Bushra Rehman’s Roses, in the Mouth of a Lion is an unforgettable story about female friendship and queer love. Razia Mirza grows up amid the wild grape vines and backyard sunflowers of Corona, Queens, with her best friend, Saima, by her side. When a family rift drives the girls apart, Razia’s heart is broken. She finds solace in Taslima, a new girl in her close-knit Pakistani-American community. They embark on a series of small rebellions: listening to scandalous music, wearing miniskirts, and cutting school to explore the city. When Razia is accepted to Stuyvesant, a prestigious high school in Manhattan, the gulf between the person she is and the daughter her parents want her to be, widens. At Stuyvesant, Razia meets Angela and is attracted to her in a way that blossoms into a new understanding. When their relationship is discovered by an Aunty in the community, Razia must choose between her family and her own future. Punctuated by both joy and loss, full of ’80s music and beloved novels, Roses, in the Mouth of a Lion is a new classic: a fiercely compassionate coming-of-age story of a girl struggling to reconcile her heritage and faith with her desire to be true to herself.
Vinaya Bhagat’s The Girl in the Mist is a crime novel. When she loses her parents in a car accident in Boston, Diya Mathur’s world collapses around her. As far as she knows, she’s a young woman alone in the world now, her parents having been her only living relatives. Until a mysterious letter arrives from India, claiming to be from her extended family that she’d never heard of. Suddenly, Diya has a chance at being part of a family again. She decides to take time out of school and go to India to meet her newfound family. But soon after Diya arrives there is a spate of what appear to be animal attacks around her and her family. As bodies and tragedies pile up around her, Diya finds out more about the secrets her family is hiding, including the curse of the Chakwa–a shapeshifting trickster with the feet of a large beast–which legend has it, has been responsible for tragedies in her family for centuries. Diya’s no longer sure that her parents’ car crash was an accident. Will the monster that ruined her parents’ life now destroy her happiness? Or will she manage to defeat it at its own game? With the help of her newly discovered friends and family, Diya must fight not just the monster from her nightmares, but also make sense of a fast-unraveling web of lies that makes up her life.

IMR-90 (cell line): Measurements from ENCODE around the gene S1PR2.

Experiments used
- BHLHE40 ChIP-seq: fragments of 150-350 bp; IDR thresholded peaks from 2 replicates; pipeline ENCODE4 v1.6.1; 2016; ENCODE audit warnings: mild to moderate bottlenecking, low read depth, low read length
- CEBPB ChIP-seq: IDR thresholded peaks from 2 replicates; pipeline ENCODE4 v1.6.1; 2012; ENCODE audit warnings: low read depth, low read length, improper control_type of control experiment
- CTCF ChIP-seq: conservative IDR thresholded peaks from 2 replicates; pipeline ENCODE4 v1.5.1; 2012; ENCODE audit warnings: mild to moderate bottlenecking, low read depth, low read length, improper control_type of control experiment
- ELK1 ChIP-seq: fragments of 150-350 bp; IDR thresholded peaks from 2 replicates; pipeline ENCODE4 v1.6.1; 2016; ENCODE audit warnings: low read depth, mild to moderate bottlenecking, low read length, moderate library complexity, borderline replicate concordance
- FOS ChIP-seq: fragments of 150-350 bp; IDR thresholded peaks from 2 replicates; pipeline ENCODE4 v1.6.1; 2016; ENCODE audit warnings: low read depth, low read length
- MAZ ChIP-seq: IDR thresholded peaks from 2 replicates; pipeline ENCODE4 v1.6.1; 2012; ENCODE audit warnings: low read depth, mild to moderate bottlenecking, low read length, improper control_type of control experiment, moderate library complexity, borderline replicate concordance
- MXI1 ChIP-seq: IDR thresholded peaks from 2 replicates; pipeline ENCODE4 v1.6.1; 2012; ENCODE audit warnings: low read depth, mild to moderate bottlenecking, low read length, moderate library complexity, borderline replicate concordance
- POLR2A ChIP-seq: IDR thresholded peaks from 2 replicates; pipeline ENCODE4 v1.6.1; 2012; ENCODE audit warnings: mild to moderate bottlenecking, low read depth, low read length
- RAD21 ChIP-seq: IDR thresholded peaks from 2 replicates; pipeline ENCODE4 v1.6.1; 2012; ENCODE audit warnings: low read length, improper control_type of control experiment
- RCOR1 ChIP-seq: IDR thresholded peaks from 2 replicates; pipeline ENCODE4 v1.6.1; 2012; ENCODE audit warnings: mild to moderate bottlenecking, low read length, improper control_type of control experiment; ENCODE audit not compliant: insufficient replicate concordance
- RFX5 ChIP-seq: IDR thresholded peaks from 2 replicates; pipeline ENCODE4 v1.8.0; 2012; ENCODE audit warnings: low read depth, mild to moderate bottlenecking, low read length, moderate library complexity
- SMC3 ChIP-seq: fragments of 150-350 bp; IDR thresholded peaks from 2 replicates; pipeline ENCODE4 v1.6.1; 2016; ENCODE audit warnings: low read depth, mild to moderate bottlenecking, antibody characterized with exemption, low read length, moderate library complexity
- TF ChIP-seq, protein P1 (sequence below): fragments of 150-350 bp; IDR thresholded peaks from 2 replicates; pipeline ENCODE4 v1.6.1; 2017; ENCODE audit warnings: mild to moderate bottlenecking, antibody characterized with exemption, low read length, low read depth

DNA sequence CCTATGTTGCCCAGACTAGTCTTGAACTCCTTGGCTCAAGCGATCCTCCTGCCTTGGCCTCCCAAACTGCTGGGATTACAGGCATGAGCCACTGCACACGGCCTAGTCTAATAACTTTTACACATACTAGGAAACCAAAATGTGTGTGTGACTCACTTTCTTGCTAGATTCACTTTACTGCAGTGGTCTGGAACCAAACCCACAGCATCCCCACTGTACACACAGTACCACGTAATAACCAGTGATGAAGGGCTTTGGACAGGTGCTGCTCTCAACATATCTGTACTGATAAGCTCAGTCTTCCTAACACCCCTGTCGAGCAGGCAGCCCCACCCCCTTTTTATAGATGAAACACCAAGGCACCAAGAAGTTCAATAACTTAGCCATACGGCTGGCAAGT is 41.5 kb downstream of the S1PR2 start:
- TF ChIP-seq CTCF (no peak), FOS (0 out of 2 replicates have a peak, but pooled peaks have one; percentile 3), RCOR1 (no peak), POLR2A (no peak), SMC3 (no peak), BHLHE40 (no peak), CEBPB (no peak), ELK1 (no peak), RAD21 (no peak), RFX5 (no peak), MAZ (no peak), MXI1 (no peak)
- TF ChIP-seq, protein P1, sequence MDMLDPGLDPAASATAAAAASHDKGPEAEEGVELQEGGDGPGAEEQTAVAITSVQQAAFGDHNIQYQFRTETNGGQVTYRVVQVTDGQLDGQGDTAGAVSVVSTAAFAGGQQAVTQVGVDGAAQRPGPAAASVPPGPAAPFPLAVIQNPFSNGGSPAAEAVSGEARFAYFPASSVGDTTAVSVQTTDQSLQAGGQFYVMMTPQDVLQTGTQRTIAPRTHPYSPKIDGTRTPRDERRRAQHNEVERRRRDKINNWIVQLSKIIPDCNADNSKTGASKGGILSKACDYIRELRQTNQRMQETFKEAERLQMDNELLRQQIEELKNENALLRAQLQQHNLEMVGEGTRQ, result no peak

Satwik Gade’s The Alice Project is about a young man. Alice’s greatest pleasure in life is hanging out with his friends Nitin, Iyengar, and Bakchod, mostly at the chai shop outside their old college. He has a job he doesn’t hate, friends he likes, and a life that is vaguely happy. Sure, it might be time for him to embrace adulthood, and yes, he can’t quite visualize his future clearly, but none of these concerns are big enough to push him out of his comfort zone. Until a series of events—the death of a college friend, and a budding romance—start to shape his personal life, and Alice is forced to reckon with the fact that his life will change, whether he wants it to or not.